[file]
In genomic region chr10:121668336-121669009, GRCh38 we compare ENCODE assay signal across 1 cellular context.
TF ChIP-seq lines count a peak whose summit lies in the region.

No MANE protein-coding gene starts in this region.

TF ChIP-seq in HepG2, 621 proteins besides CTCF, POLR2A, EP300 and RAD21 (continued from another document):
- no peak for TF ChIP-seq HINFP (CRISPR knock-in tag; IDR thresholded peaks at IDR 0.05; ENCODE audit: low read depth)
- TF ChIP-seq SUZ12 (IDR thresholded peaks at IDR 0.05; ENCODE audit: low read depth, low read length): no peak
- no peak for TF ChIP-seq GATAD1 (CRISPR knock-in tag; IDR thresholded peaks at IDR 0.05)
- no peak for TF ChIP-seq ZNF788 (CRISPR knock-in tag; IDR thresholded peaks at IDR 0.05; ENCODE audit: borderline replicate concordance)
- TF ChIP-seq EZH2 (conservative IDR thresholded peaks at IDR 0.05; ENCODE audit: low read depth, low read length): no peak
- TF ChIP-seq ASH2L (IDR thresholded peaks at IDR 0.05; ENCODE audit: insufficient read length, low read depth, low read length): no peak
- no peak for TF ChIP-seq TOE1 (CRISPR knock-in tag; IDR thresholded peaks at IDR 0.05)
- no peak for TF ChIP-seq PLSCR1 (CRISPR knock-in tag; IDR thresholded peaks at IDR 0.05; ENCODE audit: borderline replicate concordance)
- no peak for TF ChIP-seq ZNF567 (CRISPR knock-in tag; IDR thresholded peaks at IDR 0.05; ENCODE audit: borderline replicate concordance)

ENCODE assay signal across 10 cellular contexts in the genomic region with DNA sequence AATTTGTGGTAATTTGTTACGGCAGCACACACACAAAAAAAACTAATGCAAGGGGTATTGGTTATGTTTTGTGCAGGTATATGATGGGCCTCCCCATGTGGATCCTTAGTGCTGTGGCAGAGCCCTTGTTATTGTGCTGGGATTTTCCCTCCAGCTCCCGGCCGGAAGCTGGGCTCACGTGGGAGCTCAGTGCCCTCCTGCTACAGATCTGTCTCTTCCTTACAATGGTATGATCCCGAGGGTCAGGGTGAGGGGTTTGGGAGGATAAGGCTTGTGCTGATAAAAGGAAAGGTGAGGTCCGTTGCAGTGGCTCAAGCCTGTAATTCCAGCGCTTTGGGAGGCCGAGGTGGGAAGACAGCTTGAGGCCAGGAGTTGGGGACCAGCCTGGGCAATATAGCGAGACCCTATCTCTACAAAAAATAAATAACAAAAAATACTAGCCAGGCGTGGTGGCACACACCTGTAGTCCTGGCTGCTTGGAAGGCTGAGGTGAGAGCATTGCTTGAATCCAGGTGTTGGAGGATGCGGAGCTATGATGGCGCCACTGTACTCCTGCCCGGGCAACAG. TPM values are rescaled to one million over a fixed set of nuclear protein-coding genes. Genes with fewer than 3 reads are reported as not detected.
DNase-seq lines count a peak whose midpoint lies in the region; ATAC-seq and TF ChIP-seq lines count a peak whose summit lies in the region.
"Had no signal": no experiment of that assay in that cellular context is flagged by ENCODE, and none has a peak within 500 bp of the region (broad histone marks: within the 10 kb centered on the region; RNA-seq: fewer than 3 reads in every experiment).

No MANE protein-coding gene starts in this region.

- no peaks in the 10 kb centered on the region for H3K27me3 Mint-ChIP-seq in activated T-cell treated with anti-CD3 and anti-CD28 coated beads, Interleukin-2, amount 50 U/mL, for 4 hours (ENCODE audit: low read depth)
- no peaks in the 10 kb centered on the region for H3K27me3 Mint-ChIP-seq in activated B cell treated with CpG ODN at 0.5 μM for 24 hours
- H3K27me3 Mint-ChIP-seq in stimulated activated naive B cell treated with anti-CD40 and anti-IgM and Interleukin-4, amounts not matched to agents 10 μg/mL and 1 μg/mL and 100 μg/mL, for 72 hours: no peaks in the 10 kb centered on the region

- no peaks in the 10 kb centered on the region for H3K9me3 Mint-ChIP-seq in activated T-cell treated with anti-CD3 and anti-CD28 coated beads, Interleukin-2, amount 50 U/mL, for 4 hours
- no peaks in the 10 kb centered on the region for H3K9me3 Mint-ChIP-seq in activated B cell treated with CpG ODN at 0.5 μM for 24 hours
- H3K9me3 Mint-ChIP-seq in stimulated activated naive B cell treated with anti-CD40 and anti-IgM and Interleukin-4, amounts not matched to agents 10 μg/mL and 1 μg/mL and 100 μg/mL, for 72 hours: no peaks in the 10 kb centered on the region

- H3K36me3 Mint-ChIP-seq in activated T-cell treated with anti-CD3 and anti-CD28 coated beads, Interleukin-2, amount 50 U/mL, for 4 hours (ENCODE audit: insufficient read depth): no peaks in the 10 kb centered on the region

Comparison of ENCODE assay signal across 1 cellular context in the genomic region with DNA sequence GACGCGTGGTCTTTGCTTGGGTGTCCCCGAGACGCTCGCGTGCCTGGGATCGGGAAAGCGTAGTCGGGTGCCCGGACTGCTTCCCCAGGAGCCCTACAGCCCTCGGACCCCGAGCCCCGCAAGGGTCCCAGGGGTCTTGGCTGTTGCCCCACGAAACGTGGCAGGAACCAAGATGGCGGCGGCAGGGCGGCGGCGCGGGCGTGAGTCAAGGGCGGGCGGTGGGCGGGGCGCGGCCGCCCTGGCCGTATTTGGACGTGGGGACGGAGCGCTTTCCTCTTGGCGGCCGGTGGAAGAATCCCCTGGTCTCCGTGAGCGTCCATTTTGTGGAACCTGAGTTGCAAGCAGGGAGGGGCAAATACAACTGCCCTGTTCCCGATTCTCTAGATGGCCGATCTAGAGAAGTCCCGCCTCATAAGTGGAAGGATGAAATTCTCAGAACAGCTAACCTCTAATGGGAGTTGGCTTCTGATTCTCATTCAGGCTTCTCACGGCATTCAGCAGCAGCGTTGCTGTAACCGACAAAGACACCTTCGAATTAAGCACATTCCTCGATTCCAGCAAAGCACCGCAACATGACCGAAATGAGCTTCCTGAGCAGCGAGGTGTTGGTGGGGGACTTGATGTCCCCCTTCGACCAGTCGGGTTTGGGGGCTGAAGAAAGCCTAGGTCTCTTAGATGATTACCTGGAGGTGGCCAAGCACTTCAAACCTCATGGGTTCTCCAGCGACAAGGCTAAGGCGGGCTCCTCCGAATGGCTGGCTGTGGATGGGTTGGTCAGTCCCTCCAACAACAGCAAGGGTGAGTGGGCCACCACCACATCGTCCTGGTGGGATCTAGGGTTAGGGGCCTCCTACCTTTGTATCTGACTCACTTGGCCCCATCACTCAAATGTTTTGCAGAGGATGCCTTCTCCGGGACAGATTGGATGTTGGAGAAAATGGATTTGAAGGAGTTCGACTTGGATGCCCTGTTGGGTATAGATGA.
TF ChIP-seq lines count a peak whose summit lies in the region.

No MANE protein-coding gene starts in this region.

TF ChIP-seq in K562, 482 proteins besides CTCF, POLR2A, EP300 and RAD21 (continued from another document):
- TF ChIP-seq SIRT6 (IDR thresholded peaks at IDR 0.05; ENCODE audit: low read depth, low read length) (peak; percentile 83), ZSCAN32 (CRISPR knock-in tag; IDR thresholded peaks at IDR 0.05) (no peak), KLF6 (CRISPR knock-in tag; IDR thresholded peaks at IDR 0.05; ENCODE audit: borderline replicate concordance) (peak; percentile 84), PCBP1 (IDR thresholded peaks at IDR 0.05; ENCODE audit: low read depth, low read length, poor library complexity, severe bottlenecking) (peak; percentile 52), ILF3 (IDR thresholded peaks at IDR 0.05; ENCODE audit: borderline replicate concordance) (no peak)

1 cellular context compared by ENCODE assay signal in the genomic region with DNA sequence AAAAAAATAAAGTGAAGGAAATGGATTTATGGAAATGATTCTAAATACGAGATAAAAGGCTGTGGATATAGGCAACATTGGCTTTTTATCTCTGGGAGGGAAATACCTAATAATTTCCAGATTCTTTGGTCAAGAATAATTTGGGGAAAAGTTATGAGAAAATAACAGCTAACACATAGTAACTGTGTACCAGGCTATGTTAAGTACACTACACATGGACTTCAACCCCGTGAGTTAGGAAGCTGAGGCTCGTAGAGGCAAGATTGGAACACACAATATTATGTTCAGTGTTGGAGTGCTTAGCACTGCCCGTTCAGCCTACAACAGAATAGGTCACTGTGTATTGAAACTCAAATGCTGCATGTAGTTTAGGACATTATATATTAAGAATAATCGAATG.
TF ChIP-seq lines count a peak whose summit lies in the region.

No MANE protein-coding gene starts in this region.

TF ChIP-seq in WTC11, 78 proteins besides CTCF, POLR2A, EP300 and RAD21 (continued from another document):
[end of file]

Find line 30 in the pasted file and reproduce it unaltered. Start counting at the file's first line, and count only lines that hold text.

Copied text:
1 cellular context compared by ENCODE assay signal in the genomic region with DNA sequence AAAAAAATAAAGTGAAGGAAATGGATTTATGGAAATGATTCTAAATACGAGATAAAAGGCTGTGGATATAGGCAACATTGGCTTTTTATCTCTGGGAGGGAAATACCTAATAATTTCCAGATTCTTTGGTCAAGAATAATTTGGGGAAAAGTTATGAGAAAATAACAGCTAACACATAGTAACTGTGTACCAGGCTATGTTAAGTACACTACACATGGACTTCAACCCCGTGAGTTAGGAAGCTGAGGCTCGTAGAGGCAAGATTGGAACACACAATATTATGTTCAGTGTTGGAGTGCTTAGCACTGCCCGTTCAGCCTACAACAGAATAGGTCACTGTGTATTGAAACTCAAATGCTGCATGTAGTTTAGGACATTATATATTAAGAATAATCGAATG.